RELEASE DATE: 17 January 2013
FORMAT: Hardback, 390 pages
GENRE: Dystopian, Science Fiction
In a ruined and hostile landscape, in a future few have been unlucky enough to survive, a community exists in a giant underground silo. Inside, men and women live an enclosed life full of rules and regulations, of secrets and lies. To live, you must follow the rules. But some don’t. These are the dangerous ones; these are the people who dare to hope and dream, and who infect others with their optimism. Their punishment is simple and deadly. They are allowed outside. Jules is one of these people. She may well be the last. (front book cover, Amazon)
Wool is an epic story in every sense of the word. It is the epic struggle of a colony of people living, loving and working in a silo, its is the epic struggle of a small group of people trying to find the truth and the epic struggle of the very few trying to stop them from discovering it.
The setting is harsh, in a post apocolyptic, dystopian world (possibly the United States) where the silo protects its inhabitants from the hostile toxic world outside. The society inside the silo is tightly controlled with manual labourers living and working in the lower floors and professionals living on the upper ones. The power lies in IT who control all those around them. The story starts with a cleaning. The silo’s sheriff Holston, volunteers to clean the silo’s cameras on the outside of the silo and resign himself to a horrible death in the toxic atmosphere outside. He is following in the footsteps of his wife three years before who started to uncover secrets and made the fatal decision to be let out. Holston refuses to believe his wife is dead and its not until he is outside the silo using wool pads to clean the cameras that he realises how wrong he has been.
The cleaning leads to a catastrophic chain of events with series of suspicious deaths including the Mayor and the deputy Sheriff. Discord reigns up and down the silo especially after the appointment of Jules as the new sheriff. The Mayor elect and head of IT, Bernard is not happy by Jules’ appointment and he is determined to have a scape goat to quell the masses. The entire plot revolves around what happens when Jules is charged with treason and sentenced to cleaning. To say anymore about what happens next would ruin the story and burn the suspense. Even with spoiler alerts it always bothered me when reviewers give away the entire plot in their review and the suspense and tension in this story is the best part.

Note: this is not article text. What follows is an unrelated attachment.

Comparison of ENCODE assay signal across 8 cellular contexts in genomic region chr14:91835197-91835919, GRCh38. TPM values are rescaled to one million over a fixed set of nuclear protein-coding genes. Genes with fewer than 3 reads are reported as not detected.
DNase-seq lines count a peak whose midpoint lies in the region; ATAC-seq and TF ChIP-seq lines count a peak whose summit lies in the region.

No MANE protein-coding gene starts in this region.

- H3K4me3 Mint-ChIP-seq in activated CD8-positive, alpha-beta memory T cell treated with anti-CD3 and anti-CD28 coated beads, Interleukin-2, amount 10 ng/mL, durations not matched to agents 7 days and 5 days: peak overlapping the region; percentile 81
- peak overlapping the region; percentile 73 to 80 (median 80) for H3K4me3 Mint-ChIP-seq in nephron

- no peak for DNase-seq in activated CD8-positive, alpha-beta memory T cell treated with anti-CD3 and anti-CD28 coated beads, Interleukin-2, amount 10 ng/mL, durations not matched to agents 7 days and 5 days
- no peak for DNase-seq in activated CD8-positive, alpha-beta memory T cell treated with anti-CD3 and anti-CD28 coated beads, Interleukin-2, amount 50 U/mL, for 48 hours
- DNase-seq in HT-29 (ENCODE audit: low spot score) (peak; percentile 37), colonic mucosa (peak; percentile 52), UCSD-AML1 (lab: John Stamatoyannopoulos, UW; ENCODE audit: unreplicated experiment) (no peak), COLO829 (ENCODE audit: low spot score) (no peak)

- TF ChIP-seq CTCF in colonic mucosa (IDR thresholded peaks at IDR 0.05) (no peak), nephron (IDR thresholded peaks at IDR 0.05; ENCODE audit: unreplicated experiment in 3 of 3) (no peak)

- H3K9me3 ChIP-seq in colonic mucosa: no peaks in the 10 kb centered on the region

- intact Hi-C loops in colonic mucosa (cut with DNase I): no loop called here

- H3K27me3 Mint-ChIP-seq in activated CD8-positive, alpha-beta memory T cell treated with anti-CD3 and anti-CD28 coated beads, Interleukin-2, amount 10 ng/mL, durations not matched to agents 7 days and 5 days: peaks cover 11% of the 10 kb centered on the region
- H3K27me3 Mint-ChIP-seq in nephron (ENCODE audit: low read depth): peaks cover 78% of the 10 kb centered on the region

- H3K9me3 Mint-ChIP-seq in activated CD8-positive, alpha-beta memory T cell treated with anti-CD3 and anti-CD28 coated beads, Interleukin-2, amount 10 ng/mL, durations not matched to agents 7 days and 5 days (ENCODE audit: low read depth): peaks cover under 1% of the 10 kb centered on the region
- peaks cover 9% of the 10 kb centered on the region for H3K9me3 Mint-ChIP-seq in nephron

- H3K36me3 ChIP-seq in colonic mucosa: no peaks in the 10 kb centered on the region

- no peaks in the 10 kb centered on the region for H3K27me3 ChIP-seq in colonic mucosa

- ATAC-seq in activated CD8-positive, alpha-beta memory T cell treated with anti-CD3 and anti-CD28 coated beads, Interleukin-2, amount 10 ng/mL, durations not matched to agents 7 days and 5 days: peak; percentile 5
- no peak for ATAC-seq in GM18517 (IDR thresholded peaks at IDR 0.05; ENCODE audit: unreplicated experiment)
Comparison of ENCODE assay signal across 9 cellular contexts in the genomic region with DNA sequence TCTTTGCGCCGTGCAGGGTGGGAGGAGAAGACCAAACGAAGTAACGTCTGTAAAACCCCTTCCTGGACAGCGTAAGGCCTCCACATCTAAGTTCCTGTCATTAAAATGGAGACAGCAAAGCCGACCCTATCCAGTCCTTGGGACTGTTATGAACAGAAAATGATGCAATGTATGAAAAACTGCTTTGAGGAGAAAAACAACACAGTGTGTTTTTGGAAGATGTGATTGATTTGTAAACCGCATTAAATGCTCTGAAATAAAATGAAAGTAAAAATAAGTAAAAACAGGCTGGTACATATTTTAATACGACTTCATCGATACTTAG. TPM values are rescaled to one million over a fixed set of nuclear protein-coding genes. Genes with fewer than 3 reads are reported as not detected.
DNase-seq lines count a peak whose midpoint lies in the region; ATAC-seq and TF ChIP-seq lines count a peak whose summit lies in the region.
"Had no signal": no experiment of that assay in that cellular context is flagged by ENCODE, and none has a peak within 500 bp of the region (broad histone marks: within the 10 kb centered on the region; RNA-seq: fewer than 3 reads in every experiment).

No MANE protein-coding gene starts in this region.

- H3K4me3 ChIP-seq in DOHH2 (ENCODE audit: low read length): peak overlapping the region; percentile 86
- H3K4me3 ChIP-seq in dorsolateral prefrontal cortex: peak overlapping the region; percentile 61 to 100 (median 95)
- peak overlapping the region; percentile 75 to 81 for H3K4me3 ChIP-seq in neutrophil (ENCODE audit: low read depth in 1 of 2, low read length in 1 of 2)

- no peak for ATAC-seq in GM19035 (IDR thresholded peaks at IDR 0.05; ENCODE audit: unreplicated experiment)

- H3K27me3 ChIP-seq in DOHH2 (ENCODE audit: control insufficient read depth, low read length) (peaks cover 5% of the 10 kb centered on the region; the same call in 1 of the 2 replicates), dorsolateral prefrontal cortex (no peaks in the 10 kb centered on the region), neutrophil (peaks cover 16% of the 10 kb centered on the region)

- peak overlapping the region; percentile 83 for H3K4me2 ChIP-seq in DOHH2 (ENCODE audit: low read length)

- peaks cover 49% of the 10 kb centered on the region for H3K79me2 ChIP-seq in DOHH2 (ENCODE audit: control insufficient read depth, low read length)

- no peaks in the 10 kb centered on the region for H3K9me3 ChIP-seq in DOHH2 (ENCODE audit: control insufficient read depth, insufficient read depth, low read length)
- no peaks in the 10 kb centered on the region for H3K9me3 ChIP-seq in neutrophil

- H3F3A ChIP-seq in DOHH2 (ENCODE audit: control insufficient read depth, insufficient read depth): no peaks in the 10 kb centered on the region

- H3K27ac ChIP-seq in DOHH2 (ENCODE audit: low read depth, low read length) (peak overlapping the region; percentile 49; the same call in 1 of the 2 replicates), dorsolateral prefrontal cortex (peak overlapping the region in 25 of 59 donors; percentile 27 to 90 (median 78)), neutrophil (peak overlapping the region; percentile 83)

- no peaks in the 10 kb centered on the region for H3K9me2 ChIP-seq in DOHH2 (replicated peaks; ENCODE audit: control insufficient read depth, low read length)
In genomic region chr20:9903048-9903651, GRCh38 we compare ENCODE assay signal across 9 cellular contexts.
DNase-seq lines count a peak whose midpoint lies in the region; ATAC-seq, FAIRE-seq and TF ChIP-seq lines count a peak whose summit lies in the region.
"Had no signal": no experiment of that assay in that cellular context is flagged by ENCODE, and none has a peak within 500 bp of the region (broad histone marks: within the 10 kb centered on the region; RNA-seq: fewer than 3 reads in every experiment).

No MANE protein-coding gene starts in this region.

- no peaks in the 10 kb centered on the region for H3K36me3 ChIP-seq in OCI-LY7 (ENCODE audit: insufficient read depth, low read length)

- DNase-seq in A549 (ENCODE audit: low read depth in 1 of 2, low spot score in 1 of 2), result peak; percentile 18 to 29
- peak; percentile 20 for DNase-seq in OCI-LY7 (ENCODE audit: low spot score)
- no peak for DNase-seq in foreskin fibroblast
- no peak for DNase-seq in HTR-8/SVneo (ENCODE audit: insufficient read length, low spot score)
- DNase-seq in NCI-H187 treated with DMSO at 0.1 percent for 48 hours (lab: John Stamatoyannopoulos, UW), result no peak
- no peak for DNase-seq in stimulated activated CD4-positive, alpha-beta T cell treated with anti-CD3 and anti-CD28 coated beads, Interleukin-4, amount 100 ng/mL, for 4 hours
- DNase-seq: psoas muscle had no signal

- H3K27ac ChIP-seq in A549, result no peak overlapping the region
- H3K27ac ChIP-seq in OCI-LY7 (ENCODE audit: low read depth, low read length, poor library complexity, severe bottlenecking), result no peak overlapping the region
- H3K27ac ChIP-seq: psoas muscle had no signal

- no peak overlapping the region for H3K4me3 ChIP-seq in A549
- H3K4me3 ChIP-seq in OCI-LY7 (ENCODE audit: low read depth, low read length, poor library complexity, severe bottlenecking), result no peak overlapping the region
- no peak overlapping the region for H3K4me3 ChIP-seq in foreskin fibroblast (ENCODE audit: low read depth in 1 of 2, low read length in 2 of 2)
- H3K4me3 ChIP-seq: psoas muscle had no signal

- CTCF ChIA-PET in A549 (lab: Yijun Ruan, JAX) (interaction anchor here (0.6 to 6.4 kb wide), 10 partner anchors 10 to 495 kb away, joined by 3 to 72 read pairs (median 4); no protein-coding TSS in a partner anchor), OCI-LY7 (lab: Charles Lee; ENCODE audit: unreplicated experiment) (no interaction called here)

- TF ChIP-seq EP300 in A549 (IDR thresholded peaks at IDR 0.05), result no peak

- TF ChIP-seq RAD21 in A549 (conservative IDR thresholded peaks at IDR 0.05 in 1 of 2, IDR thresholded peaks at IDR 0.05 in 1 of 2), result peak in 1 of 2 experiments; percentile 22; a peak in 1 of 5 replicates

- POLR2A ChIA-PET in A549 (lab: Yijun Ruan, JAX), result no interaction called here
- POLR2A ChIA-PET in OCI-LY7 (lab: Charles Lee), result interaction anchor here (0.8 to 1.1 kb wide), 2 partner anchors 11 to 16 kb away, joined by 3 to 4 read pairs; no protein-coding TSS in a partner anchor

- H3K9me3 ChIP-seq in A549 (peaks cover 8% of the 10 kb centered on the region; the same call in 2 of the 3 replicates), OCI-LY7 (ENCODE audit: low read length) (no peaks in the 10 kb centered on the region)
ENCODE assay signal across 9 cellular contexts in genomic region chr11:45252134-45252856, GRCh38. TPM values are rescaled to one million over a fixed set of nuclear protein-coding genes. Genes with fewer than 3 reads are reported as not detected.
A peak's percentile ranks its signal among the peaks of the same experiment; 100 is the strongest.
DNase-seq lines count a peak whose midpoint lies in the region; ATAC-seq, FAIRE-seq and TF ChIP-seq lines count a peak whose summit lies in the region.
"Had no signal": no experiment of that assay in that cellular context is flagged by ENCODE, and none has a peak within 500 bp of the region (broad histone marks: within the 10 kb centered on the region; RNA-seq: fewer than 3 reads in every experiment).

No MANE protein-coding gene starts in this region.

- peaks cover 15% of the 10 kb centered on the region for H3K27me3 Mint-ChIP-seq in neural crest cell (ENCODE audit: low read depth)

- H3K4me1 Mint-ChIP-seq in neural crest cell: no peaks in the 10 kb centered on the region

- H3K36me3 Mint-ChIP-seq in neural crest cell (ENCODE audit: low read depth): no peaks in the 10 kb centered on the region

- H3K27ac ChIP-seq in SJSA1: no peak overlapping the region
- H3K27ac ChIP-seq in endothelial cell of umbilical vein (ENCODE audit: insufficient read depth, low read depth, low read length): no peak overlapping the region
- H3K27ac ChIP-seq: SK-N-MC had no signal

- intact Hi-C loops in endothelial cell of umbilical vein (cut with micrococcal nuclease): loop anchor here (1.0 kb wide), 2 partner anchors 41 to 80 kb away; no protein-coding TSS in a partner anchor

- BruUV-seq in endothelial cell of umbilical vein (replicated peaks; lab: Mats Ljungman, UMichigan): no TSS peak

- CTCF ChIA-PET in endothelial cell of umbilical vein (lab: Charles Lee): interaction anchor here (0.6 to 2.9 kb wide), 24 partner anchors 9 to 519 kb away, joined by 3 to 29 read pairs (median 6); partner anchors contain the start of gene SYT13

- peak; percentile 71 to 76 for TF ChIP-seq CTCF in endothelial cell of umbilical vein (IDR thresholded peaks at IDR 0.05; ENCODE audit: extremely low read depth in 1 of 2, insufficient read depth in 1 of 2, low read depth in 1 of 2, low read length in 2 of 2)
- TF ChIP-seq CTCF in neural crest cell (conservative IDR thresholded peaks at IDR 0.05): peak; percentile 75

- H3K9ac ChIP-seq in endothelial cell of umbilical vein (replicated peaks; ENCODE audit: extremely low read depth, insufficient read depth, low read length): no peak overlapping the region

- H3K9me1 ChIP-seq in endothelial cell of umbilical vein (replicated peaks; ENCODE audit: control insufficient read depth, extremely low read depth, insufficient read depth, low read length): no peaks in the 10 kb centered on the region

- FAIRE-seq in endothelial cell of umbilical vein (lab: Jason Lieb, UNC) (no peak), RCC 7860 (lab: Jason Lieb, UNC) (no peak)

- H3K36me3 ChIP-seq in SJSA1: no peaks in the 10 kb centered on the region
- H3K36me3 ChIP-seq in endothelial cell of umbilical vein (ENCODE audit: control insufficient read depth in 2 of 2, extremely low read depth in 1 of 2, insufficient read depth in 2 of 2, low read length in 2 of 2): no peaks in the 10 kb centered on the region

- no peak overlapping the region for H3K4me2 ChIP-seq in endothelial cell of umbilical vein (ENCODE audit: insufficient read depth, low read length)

So what happens next? Well I won’t tell but the reader discovers who is behind all the deaths by the end of the book and an explanation as to why IT are in power and why Bernard is so ruthless. There is also a few teasers as to how the inhabitants came to live in the silo but I am assuming more will follow in subsequent books. After the first few chapters the plot focuses solely on Jules and those she is closest to. Howey makes her the lynchpin to the plot and she is the delivery mechanism, whether directly or indirectly, for everything that happens in the latter part of the book. The story then splits into three sub-plots – what is happening in IT to both Bernard and Lukas who has fallen in love with Jules, the mechanics and suppliers on the lower levels of the silo and Jules. Each of these smaller plots work towards the final culmination and give the reader background about the silo, how it works, how it is divided into classes and the quest by a few of its inhabitants to find out why they ended up there in the first place.
Howey, is a strong storyteller and masterfully blends action with political intrigue to keep the pace and tension high throughout. I was surprised to learn that Wool started out as a short stories as I am not usually a fan of shorts. I was concerned that it was going to be a mishmash of different stories and I would be left feeling dissatisfied as I often am with short stories. It was clear to me from the outset that Howey is a talented writer as he was able to bring these stories together to deliver a cohesive, tension filled, suspense ridden tale of a fight to find the truth. I think I had a stomach ache from tenseness for the last half of the novel and was on the edge of my seat in the final pages.
I did feel however, that there were too many deaths early on that would have created more dissent within the silo. Within the first few chapters three of the more prominent figures in the silo had died suspiciously or had been murdered and this facilitated Bernard taking power a bit too easily. I also thought that while Bernard was evil he was a product of years of indoctrination and while not an excuse did explain why he did the things that he did. What I am curious to find out is if Howey explains how IT managed to keep the origins of the silo secret for so long and so fervently guarded the ‘real story’. This is just really nit picking however, as Wool really is a powerful and engaging book and I couldn’t put it down.
Wool is an intense read and I loved every minute of it. Howey is a master at keeping the tension high and drip feeding the reader the back story so that the ending smacks them in the face. Characters that you love and love to hate, revelations and revolution, Wool has something for everyone. This is a definite must read.
BOOKS IN SERIES ORDER
- Wool Omnibus (Wool 1-5)
- Shift (Prequel – 2013)
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